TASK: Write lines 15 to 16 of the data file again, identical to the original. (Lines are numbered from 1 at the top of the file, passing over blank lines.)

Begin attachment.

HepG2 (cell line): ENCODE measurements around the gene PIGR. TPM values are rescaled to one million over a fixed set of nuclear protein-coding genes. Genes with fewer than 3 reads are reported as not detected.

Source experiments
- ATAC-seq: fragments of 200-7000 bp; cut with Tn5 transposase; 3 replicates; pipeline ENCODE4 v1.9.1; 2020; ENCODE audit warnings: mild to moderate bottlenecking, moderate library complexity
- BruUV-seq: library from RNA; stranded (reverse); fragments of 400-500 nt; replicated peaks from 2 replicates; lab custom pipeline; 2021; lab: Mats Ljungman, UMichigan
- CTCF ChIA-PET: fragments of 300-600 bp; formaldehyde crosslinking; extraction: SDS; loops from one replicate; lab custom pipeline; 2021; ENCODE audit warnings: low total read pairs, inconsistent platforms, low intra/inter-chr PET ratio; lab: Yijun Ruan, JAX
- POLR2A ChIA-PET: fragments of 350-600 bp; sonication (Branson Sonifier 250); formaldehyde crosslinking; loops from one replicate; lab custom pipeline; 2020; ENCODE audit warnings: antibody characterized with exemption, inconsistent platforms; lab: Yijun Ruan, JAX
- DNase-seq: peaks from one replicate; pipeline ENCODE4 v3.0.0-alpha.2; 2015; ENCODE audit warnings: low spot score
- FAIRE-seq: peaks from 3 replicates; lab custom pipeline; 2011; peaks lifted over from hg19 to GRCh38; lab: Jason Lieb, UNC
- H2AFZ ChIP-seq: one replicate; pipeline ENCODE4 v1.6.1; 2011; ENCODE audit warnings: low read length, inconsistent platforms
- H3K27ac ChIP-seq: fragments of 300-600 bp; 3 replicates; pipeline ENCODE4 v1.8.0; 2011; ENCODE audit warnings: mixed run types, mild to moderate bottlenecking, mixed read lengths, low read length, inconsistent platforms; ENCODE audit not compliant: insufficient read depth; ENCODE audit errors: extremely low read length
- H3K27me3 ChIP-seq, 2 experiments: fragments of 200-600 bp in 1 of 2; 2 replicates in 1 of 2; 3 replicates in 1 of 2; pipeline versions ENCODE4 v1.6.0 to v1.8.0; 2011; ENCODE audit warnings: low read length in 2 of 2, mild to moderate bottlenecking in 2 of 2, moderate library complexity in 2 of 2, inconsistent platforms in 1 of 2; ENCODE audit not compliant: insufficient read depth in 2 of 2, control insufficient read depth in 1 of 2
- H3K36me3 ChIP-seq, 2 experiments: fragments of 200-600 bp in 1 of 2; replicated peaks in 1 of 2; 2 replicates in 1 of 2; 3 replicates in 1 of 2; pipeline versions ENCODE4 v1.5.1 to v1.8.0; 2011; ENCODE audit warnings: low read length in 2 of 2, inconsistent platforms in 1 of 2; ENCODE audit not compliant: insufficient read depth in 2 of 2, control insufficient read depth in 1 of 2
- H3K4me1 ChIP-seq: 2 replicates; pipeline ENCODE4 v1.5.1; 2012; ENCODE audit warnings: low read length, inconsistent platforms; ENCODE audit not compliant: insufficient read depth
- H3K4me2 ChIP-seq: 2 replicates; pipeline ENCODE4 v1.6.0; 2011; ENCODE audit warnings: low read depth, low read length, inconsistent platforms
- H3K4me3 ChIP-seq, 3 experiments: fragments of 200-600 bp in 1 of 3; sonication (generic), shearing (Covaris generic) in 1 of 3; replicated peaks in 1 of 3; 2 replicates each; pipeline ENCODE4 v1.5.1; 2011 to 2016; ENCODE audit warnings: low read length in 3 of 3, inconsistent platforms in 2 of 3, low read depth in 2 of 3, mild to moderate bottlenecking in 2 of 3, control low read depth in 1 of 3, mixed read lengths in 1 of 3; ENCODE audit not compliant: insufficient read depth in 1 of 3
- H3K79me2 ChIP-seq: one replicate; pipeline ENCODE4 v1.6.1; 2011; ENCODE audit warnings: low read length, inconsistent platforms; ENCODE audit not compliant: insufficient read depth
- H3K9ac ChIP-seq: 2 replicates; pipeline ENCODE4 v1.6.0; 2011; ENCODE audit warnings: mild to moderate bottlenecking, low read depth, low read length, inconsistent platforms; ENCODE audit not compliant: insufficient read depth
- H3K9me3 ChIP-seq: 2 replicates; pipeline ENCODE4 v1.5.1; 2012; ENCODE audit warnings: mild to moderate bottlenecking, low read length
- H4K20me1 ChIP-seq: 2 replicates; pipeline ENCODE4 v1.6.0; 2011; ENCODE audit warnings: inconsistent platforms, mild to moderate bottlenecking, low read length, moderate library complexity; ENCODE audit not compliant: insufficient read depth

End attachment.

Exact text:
- H3K4me3 ChIP-seq, 3 experiments: fragments of 200-600 bp in 1 of 3; sonication (generic), shearing (Covaris generic) in 1 of 3; replicated peaks in 1 of 3; 2 replicates each; pipeline ENCODE4 v1.5.1; 2011 to 2016; ENCODE audit warnings: low read length in 3 of 3, inconsistent platforms in 2 of 3, low read depth in 2 of 3, mild to moderate bottlenecking in 2 of 3, control low read depth in 1 of 3, mixed read lengths in 1 of 3; ENCODE audit not compliant: insufficient read depth in 1 of 3
- H3K79me2 ChIP-seq: one replicate; pipeline ENCODE4 v1.6.1; 2011; ENCODE audit warnings: low read length, inconsistent platforms; ENCODE audit not compliant: insufficient read depth